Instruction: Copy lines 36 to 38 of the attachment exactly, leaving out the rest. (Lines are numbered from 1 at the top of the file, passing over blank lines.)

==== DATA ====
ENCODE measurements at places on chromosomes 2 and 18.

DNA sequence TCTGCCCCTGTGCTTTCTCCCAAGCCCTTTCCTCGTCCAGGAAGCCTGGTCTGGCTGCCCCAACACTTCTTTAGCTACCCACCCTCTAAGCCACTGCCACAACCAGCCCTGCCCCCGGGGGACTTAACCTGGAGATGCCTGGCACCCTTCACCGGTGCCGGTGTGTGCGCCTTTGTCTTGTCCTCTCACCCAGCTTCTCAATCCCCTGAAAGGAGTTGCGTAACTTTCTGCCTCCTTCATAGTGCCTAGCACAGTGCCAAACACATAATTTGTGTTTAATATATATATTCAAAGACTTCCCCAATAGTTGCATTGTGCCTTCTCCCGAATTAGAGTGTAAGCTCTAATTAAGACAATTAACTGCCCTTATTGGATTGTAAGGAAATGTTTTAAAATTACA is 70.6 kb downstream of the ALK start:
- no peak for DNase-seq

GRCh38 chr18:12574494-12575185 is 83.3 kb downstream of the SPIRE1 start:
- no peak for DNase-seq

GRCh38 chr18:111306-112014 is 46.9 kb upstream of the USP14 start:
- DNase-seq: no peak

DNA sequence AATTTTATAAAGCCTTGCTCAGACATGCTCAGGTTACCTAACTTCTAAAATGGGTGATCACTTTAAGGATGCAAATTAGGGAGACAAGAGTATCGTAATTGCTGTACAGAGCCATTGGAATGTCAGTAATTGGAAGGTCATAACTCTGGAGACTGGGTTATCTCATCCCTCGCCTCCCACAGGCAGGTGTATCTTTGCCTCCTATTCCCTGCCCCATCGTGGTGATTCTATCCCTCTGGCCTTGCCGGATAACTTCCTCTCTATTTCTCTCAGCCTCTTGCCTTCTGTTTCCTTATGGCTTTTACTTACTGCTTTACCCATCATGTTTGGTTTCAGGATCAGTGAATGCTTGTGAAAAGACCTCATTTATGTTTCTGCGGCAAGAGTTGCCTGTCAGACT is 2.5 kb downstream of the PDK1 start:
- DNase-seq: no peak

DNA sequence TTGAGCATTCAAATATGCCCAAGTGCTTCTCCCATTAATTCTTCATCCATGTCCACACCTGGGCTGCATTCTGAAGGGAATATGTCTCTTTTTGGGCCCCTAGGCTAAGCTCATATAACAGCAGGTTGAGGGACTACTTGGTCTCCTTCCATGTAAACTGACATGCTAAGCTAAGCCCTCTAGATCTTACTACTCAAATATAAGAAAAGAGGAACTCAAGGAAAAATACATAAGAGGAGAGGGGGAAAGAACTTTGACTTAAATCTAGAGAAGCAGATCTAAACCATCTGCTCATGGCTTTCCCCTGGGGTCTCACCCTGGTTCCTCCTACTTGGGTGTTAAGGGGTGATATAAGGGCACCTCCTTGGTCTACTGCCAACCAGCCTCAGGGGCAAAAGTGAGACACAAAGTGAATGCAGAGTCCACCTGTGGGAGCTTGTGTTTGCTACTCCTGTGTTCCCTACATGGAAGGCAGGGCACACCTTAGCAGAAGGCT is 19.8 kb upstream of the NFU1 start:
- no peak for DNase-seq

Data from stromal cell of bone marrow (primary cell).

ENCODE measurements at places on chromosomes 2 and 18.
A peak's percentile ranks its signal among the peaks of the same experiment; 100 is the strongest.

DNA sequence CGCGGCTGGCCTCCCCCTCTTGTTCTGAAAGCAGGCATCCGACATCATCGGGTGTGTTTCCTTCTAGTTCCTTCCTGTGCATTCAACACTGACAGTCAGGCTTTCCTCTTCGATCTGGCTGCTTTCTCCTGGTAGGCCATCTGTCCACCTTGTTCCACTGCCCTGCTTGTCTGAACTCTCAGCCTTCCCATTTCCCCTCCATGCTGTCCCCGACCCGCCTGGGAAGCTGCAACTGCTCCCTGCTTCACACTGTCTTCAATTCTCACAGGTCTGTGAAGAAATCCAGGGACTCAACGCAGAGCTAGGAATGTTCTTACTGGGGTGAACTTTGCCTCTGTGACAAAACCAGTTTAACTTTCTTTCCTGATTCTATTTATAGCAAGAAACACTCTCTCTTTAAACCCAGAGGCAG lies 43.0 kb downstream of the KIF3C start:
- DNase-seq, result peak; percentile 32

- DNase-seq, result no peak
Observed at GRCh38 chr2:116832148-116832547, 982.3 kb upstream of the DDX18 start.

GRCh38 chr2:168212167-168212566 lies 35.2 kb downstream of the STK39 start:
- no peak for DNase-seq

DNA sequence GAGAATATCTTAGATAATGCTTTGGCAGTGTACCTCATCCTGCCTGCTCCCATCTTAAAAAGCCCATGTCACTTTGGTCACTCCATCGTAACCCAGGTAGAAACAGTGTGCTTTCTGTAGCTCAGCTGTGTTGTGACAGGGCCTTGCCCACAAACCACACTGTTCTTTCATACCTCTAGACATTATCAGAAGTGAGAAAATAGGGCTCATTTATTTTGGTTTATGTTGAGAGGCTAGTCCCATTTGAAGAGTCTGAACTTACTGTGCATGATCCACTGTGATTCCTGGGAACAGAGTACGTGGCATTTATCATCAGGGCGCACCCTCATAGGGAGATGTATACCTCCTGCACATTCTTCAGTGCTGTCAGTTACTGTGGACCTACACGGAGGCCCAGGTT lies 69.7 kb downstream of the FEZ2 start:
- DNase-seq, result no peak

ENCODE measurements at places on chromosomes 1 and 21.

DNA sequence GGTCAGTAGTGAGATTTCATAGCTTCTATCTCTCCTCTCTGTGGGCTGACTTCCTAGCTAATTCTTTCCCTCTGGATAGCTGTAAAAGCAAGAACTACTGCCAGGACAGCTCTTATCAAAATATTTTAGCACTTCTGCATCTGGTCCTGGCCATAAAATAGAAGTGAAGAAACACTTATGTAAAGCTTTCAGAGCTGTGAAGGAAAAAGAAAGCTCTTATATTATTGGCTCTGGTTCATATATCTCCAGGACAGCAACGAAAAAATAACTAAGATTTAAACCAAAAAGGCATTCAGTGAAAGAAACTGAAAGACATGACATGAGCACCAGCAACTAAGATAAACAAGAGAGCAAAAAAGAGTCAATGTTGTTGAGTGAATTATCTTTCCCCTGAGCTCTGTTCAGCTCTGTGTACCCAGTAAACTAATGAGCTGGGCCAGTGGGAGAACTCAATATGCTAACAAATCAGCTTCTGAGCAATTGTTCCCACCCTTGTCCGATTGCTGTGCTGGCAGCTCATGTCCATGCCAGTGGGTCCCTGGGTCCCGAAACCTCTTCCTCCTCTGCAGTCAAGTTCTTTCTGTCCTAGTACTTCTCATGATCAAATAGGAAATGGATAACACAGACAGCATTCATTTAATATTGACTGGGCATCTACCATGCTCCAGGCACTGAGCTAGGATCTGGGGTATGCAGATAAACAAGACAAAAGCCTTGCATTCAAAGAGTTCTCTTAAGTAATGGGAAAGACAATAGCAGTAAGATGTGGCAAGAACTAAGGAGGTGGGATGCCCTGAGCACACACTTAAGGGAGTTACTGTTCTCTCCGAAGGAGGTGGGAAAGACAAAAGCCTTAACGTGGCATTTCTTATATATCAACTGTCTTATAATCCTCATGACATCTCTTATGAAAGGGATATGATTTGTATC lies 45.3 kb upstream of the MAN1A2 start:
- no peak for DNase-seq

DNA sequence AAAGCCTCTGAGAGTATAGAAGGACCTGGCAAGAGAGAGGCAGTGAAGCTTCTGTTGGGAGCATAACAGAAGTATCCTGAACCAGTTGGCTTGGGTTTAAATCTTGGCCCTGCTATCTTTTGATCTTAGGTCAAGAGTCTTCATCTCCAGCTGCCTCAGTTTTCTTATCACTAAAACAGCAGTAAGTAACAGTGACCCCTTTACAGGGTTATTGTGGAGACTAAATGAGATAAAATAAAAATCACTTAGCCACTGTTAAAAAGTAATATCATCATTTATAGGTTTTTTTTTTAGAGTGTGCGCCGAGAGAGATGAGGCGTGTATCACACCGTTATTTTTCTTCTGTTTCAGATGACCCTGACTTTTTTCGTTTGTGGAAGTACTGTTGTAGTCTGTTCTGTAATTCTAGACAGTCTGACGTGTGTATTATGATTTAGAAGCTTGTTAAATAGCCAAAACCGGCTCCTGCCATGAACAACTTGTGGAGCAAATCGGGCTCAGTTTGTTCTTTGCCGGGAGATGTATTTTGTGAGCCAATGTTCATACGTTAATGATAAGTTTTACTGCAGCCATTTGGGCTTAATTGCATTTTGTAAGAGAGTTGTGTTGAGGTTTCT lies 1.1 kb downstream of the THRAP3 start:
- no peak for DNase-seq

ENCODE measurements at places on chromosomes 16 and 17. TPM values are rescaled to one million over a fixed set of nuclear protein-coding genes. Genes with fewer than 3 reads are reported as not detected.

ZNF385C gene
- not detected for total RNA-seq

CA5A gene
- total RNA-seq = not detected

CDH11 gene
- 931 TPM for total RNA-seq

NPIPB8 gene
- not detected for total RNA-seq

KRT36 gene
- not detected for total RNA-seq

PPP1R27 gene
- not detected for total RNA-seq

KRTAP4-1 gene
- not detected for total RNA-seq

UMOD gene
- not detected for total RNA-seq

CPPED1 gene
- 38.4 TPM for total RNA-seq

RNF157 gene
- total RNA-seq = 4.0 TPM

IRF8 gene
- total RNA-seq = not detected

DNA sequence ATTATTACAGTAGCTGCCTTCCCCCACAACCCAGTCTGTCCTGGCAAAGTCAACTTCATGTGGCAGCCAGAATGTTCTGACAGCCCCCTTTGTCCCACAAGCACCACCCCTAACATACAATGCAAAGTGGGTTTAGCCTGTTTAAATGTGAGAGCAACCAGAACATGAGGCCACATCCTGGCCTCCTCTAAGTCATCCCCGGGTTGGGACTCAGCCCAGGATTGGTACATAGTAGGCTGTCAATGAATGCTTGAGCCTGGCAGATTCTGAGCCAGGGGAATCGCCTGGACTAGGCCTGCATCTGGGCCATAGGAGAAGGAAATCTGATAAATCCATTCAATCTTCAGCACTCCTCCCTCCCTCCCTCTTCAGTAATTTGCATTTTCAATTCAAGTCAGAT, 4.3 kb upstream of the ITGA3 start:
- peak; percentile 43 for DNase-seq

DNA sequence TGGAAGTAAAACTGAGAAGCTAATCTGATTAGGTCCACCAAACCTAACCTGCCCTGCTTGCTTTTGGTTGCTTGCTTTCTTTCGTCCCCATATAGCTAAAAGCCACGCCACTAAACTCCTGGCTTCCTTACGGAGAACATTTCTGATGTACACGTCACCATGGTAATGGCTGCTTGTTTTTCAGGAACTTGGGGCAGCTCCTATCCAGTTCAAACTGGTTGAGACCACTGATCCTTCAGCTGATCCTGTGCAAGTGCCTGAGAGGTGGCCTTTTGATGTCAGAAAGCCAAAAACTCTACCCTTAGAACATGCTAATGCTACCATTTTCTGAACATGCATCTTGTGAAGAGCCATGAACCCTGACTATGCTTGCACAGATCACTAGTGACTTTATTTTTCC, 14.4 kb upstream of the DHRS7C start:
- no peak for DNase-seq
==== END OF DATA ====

- not detected for total RNA-seq

KRT36 gene
- not detected for total RNA-seq